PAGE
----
CARNEVALE in GREEN
The MOLO Looking to San MAGGIORE
CAFFE FLORIAN is "A MUST" !
VENETIAN CARNEVALE 2020
"WILL IT SNOW" ?''
By The BRIDGE of SIGHS
SANTA MARIA delle SALUTE
VENETIAN SEAFOOD RECIPES
The FEAST of THE 7 FISH"
AFTER YOU VISIT VENICE"
Relive Your VENETIAN MEMORIES
With VENETIAN SEAFOOD RECIPES
In The FEAST of The 7 FISH
by Daniel Bellino Zwicke
The WINE BARS of VENICE
by BEST SELLING ITALIAN COOKBOOK AUTHOR
Visiting VENETIAN BACARI (Wine Bars)
Are a "MUST DO"
During CARNEVALE in VENICE
SEE THE ULTIMATE VENETIAN GUIDE to The BACARI of VENICE
And YOU'LL WANT to GO to HARRY'S BAR
"ANOTHER VENETIAN MUST DO"
by BEST ELLING ITALIAN COOKBOOK AUTHOR
Daniel Bellino Zwicke
Inside HARRY'S BAR
READ CASANOVA'S VENETIAN SEDUCTIONS
CASANOVA'S FAVORITE CAFFES & WINE BARS
GUIDE to the WINE BARS (Bacari) of VENICE
A BRIEF HISTORY of VENETIAN CARNEVALE
The origins of the Venice Carnival date back a very long time, but it is not one hundred percent clear when this would have been. Most sources mention 1162 when Venice celebrated the victory against the Patriarch of Aquileia, while other sources claim that the Doge Vitale Falier (the chief magistrate in the former republic of Venice) and the government of la Serenissima allowed the poor people already in 1094 to enjoy a short period of fun and festivities. Over time, the event has appeared and disappeared, and the festival and the use of masks even became strictly forbidden in 1797 under the rule of the King of Austria. It reappeared gradually in the nineteenth century, but only for short periods and mainly for private parties. It was only since 1979 that the event became organized in the current way. At that time, the government and some Venetian associations (such as Teatro La Fenice, the Venice Biennale and other tourist organizations) decided to revive the history and culture of Venice.
Nobody knows why Venetians began wearing masks. One of the scholars claims that it was caused by the extremely rigid class system ruling in Venice, especially that during carnival the usual order was overthrown: the poorest beggar could pretend to be the richest man.
The tradition of masking has a long tradition in Venice. All the way back in 1268, a law even was passed to ban—of all things—putting on masks and throwing perfumed eggs!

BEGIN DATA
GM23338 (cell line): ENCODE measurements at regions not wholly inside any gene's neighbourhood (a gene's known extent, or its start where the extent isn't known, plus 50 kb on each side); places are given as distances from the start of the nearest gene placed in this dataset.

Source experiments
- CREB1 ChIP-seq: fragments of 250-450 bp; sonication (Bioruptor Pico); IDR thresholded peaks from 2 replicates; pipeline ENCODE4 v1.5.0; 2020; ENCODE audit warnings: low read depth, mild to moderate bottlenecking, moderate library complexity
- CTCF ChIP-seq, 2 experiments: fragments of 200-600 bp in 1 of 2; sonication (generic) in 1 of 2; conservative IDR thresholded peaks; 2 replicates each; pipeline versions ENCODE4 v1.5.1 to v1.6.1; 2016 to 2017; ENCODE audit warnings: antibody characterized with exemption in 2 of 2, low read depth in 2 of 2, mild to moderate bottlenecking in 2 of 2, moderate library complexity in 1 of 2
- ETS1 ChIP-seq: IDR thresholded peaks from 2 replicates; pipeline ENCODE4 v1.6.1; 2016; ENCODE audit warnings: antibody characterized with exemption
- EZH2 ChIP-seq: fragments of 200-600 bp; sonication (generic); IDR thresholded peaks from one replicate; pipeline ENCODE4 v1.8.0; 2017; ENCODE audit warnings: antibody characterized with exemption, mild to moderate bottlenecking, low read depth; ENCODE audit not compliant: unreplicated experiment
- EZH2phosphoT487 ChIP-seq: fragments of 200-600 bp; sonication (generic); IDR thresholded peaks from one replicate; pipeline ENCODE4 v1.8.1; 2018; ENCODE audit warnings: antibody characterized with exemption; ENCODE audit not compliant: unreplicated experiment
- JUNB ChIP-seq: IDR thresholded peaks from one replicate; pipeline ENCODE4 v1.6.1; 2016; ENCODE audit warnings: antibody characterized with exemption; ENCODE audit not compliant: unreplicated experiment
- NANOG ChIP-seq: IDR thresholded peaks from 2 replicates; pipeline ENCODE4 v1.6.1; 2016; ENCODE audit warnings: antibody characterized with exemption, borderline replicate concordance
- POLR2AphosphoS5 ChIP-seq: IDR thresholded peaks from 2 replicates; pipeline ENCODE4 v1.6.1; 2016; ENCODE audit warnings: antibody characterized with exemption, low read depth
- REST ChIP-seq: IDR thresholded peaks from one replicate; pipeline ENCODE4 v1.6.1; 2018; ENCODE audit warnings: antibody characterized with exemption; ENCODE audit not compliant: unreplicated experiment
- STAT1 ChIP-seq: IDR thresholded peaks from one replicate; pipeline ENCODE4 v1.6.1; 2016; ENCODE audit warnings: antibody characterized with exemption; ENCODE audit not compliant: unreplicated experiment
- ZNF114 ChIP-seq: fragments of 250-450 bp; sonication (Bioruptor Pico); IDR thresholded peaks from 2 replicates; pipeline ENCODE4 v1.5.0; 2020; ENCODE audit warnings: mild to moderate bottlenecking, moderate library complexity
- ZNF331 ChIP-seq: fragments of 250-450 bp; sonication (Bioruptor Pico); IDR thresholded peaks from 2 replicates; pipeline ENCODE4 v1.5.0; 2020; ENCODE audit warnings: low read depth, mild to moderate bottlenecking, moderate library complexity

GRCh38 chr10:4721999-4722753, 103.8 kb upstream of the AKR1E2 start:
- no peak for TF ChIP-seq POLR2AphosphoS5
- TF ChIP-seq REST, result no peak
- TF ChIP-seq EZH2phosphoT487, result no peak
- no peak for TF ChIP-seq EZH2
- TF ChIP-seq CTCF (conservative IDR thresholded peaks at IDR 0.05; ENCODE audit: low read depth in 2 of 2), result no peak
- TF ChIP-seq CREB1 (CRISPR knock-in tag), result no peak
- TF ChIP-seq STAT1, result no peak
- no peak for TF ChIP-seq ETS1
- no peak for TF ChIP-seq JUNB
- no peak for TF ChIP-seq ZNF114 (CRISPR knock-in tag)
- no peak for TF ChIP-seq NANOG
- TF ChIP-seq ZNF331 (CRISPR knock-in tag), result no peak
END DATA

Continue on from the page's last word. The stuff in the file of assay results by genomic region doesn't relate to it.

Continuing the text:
By the time of the Renaissance, masks were a fixture of Carnevale celebrations. By the 16th century, the popular Commedia d’Arte troupe performed slapstick comedy in the piazzas of Venice—while masked. Believe it or not, though, masking was hardly just a Carnival tradition.
By the 18th century, Venetians were allowed to wear masks for six months a year. And they took advantage! Black velvet masks, for example, would be worn in “houses of ill repute”—especially gambling parlors—to shield their owners’ identities, as shown in the painting here.
Not quite. By the 18th century, Venice’s Carnevale festivities were going downhill. With the Austrian conquest of Venice in 1798, mask-wearing—as well as Carnevale—were all but finished. In the 1930s, Mussolini banned the celebrations altogether.
So what changed? In 1979, a group of Venetian artisans banned together to restart Carnevale. If that seems like a ploy for tourism, it was—and it was one that worked. Today, about 3 million people travel to Venice every year for Carnevale. The 1970s are also when the long-forgotten art of mask-making was restarted.
Today, Carnevale in Venice is a huge celebration that goes on for two weeks. While many events—particularly the opulent masquerade balls—require invitations and have steep ticket prices, many others, like the candle-lit parade of boats, concerts, and street performances, are free and open to the public.
A VENETIAN MASQUERADE BALL
Painting by Pietro Longhi
Masked Revelers dressed in Traditional Costumes
At the MODERN DAY CARNEVALE
WHEN ITALIANS COOK
Piazza San Marco
by Francesco Guardi